(Skymongrel) Sure, we all know poetical lyrics could come from writer-happy Iowa City, but dreamy/dreary Brit pop enchantments? Wrong continent! I recieved this cassette delivered to my door, so I guess you could say I get a “mammal-gram!”

Space Wolves “III,” “IV”

(U-T) I consider myself a fan of the idea of Morrissey, though I don’t actually enjoy his music. Space Wolves are far more poppy, jangly, lo-fi, and delightful than Mr. Smiths will ever be, and there are at least a dozen genuinely infectious tunes amongst the 25 cuts on these two cassettes. But the main Space Wolf clearly does not share my aversion to Morrissey’s singing and phrasing and inflections (though he lightens the melodrama by 500 notches). But even with a vocal approach that does not float anything resembling my boat I still really dig the pop chops and sweet songwriting, so two space paws up!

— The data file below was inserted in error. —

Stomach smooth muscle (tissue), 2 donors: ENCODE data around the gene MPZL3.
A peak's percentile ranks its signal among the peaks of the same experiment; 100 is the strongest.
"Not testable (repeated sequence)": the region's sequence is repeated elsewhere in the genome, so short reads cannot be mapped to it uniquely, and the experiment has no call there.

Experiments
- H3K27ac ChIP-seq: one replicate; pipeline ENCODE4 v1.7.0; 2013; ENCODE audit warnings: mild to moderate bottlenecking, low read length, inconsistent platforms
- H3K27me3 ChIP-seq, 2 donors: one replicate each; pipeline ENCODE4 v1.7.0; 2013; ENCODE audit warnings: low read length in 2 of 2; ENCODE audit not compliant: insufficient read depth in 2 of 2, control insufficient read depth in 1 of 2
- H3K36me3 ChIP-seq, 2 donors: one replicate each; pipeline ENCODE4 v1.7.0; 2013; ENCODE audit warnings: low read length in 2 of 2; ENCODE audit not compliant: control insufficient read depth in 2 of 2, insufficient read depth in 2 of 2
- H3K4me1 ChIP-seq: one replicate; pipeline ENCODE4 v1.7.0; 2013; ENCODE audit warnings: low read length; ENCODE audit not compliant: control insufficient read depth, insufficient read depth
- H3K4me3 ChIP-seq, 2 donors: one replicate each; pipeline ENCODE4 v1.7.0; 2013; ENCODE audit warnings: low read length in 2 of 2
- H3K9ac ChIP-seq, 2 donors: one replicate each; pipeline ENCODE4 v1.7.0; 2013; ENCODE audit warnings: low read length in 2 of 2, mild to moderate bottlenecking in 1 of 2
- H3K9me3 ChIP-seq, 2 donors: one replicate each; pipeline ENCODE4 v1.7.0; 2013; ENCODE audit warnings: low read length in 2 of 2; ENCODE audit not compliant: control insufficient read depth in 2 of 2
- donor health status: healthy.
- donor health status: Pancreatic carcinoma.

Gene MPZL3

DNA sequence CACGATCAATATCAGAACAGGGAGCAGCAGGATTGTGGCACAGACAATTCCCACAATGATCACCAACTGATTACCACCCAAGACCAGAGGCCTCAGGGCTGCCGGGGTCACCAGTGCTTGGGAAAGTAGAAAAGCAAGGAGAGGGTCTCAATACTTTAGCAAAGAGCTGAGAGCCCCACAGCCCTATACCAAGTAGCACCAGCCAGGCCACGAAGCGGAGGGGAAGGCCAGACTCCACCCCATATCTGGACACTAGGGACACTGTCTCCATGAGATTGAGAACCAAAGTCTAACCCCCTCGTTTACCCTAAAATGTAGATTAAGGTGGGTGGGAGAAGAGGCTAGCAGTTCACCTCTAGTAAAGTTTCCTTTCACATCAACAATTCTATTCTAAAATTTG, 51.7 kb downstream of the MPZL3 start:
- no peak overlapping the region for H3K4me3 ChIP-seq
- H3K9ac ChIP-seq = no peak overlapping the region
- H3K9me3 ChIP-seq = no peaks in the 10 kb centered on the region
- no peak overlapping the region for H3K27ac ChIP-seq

Maude Flanders "Puvvy Puzzy"

(Skymongrel) Iowa City's alright if you like saxophones! Invokes the Residents without sounding like them at all.

Devin Dart/Velvet Glaciers split cassette

(FeltCat) I was a teenager when the punk rock store owner/clerk told me I needed to buy the new KLF “Chill Out” LP, the first, best, and close to only, ambient record I have. While it’s always impressive to hear any sound artist create an atmospheric wall/vibe/spell, it’s rare to hear the nuance, whimsy, and serenity the artists formally known as the Timelords delivered there. VG  harkens back to that record, in part by manipulating some old records as playing-on-a-distant-AM-radio-in-a-field audio snapshots, but also in making me feel uncomfortably blissful.  DD's strange vibrations also do an amazing job of getting my brain to forget all the bullshit I have to deal with by filling it with some far more special blend of feces.

Neil Hamburger Comics Digest